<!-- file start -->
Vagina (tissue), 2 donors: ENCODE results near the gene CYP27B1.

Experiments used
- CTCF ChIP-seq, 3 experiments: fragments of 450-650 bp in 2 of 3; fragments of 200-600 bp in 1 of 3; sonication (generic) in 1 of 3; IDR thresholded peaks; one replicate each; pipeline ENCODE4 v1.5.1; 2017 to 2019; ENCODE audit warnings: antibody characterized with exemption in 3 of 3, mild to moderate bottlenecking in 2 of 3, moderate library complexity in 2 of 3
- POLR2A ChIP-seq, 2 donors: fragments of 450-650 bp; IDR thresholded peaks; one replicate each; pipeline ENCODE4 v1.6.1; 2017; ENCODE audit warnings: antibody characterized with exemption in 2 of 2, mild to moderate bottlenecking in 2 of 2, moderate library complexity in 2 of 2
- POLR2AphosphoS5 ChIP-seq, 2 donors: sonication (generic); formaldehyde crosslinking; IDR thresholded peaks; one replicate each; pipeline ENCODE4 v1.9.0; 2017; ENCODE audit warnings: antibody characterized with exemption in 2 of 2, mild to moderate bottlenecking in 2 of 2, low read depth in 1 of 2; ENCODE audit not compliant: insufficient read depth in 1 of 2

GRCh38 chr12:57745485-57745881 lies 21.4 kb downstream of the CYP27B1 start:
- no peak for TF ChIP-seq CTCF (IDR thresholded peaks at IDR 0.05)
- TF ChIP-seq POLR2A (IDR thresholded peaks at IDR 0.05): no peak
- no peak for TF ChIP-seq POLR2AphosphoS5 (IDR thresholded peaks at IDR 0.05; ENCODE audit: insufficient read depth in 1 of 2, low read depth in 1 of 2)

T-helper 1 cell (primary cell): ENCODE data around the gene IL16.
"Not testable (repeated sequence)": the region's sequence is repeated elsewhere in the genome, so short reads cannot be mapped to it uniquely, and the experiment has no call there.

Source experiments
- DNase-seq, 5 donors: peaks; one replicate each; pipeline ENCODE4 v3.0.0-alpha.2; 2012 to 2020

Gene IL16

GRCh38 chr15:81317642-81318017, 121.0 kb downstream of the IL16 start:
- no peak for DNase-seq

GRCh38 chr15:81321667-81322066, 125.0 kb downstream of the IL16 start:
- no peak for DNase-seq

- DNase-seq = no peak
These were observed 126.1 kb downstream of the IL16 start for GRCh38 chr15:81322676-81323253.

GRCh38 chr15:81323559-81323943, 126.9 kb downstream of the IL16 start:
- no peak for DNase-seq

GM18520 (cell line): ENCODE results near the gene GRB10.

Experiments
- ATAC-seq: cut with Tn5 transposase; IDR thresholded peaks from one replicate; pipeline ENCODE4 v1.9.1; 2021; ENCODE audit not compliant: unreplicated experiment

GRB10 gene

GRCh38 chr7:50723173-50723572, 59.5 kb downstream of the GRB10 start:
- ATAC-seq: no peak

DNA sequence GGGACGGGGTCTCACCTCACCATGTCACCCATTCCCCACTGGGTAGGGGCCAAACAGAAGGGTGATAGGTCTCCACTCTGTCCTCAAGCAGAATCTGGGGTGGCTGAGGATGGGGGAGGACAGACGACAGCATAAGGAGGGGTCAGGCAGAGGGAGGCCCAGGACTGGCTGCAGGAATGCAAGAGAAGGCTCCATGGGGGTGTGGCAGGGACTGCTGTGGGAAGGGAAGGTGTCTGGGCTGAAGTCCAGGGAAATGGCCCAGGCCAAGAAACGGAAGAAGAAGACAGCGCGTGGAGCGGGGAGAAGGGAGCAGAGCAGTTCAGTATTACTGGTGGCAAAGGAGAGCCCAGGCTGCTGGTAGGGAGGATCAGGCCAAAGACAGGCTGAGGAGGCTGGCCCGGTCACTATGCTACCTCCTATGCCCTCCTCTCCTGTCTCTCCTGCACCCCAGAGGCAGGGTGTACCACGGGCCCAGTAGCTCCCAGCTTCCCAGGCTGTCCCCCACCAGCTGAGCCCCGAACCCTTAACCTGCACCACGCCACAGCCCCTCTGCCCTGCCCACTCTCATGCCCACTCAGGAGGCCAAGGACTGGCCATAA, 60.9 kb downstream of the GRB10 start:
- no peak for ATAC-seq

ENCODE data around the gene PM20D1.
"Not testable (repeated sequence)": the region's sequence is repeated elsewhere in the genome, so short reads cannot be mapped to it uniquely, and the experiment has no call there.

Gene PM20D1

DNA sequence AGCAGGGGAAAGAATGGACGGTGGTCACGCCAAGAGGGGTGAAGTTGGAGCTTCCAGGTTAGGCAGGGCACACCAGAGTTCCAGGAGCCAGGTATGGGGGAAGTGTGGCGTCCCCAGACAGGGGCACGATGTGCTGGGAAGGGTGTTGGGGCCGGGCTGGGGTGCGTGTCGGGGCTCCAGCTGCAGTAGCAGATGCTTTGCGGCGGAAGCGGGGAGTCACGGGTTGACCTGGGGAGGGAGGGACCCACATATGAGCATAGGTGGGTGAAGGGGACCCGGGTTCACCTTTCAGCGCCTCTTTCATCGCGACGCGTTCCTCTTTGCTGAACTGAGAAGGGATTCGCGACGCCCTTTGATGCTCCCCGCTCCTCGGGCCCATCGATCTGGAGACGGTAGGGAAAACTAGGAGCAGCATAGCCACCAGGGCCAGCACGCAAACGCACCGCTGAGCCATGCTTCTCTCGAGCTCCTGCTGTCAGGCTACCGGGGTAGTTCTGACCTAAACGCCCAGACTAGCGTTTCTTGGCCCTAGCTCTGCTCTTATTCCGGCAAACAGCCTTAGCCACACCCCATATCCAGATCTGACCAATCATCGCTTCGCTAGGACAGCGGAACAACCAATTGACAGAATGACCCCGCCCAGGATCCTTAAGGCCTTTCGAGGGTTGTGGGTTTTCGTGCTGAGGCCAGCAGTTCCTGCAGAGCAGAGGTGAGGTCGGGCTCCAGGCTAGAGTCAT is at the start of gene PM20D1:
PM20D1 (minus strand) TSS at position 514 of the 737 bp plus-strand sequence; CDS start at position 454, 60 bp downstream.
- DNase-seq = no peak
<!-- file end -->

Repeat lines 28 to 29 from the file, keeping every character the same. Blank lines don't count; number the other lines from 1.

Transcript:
- ATAC-seq: no peak

DNA sequence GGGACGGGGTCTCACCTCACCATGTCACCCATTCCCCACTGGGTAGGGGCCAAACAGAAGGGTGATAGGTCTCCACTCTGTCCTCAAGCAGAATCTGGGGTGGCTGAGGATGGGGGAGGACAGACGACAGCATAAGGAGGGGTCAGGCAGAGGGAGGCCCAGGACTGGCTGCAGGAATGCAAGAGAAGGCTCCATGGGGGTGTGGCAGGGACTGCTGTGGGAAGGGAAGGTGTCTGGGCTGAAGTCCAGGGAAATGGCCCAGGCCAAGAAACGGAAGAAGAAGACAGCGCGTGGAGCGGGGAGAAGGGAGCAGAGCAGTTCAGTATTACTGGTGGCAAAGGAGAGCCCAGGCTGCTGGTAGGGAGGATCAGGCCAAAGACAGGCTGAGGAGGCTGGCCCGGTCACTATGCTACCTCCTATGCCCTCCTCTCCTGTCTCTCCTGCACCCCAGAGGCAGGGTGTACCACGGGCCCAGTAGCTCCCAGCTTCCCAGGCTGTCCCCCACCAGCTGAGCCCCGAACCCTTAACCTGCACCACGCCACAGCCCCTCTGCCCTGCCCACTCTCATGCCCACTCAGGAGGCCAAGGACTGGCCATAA, 60.9 kb downstream of the GRB10 start: